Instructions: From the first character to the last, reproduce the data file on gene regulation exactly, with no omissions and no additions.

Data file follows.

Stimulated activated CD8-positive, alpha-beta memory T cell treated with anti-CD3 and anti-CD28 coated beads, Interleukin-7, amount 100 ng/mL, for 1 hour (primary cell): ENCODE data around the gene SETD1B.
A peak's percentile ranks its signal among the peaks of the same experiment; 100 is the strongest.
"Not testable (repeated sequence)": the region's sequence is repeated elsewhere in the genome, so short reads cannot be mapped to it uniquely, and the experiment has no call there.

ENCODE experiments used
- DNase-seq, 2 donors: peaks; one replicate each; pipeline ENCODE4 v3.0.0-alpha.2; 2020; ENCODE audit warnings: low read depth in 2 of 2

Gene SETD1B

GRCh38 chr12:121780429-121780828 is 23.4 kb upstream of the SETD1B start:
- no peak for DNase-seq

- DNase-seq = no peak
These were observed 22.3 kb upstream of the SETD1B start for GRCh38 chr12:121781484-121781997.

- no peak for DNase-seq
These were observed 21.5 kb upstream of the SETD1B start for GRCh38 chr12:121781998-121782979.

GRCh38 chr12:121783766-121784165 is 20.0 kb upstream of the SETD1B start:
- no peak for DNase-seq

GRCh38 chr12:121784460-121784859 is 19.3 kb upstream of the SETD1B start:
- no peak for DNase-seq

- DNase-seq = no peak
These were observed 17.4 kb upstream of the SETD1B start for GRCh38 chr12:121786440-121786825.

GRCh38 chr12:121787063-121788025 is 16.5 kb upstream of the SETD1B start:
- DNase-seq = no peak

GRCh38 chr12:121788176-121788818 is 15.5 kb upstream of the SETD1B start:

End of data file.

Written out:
Stimulated activated CD8-positive, alpha-beta memory T cell treated with anti-CD3 and anti-CD28 coated beads, Interleukin-7, amount 100 ng/mL, for 1 hour (primary cell): ENCODE data around the gene SETD1B.
A peak's percentile ranks its signal among the peaks of the same experiment; 100 is the strongest.
"Not testable (repeated sequence)": the region's sequence is repeated elsewhere in the genome, so short reads cannot be mapped to it uniquely, and the experiment has no call there.

ENCODE experiments used
- DNase-seq, 2 donors: peaks; one replicate each; pipeline ENCODE4 v3.0.0-alpha.2; 2020; ENCODE audit warnings: low read depth in 2 of 2

Gene SETD1B

GRCh38 chr12:121780429-121780828 is 23.4 kb upstream of the SETD1B start:
- no peak for DNase-seq

- DNase-seq = no peak
These were observed 22.3 kb upstream of the SETD1B start for GRCh38 chr12:121781484-121781997.

- no peak for DNase-seq
These were observed 21.5 kb upstream of the SETD1B start for GRCh38 chr12:121781998-121782979.

GRCh38 chr12:121783766-121784165 is 20.0 kb upstream of the SETD1B start:
- no peak for DNase-seq

GRCh38 chr12:121784460-121784859 is 19.3 kb upstream of the SETD1B start:
- no peak for DNase-seq

- DNase-seq = no peak
These were observed 17.4 kb upstream of the SETD1B start for GRCh38 chr12:121786440-121786825.

GRCh38 chr12:121787063-121788025 is 16.5 kb upstream of the SETD1B start:
- DNase-seq = no peak

GRCh38 chr12:121788176-121788818 is 15.5 kb upstream of the SETD1B start: